Online, May 2021
With increasing numbers of digital conversions of physical escape rooms emerging, The Clare Abbey is an innovation that seems obvious in retrospect: why limit yourself to digitising your escape rooms when you can digitise any environment and turn it into a game? This game is set in the historic ruins of Clare Abbey in West Ireland, and uses a set of 360° views photographed on-site. Hotspots provide close-ups and clues, as well as navigating between locations. You additionally have a very helpful overview map and an inventory bucket with items you or your teammates have ‘picked up’. The result has a greater sense of scale than a typical digital conversion; it feels somewhere between the 90s classic computer game Myst and Google Streetview.
Despite an integrated intro video, I didn’t entirely get the story was or what we were trying to do, but eventually worked out that we were ghost hunters, seeking evidence of restless spirits in the ruins of the Abbey. The task is to find four different pieces of evidence, then transmit them to your sponsors.
With many different 360° views to ‘travel’ between, exploration and search play a large part in the gameplay. The instructions encouraged us to take notes, and that was essential – without jotting down what we’d found where, there would have been a lot of going back and forth trying to find something we’d seen ten minutes earlier.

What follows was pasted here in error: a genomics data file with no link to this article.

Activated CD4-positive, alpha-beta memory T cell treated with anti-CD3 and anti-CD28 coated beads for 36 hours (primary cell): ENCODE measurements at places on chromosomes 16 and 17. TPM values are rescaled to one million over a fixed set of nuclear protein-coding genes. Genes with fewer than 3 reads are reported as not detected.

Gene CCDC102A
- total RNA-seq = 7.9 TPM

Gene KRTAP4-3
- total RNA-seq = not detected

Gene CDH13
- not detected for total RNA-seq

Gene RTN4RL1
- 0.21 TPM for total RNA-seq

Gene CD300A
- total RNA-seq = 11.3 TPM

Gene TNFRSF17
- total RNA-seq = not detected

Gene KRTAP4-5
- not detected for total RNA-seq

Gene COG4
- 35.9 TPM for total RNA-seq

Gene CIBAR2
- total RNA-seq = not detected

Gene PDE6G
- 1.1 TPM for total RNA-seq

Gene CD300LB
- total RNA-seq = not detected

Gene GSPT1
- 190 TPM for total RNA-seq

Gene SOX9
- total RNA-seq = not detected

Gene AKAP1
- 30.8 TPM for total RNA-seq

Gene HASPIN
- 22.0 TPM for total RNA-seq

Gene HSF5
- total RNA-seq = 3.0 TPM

This game is built using the Telescape platform, and demonstrates what that platform can do. The ability to explore a digital environment, complete with dynamic and interactive elements, triggered video content, and so on, can provide a very solid digital puzzle game. It also illustrates some of its limitations. That includes simple things such as the way you’re reset to the same orientation each time you change area – a minor point but one that weakens the illusion of exploring the landscape. The bigger issue for me is the co-ordination problem. In an avatar game, the avatar acts as a bottleneck, which constricts game flow but also helps makes sure players see what’s happening. In a pure digital game it’s easy to miss things being solved by your teammates. That can certainly be true in physical escape room too, but the digital environment means it can be a great deal more confusing, doubly so with such a large environment. (This game uses interstitial videos each time one of the main steps is solved, and that helps there, though knowing that something was solved doesn’t tell you what was solved.)
This game format is less to my tastes than some of the other styles of play from home game, but The Clare Abbey is certainly a sophisticated and clever digital adaptation. Using the large outdoor environment is a great idea that gives it a memorable appearance and theme, though comes with the downsides of emphasising search and exploration more than some will like. Just remember to take notes as you play, unless you have an outstanding memory!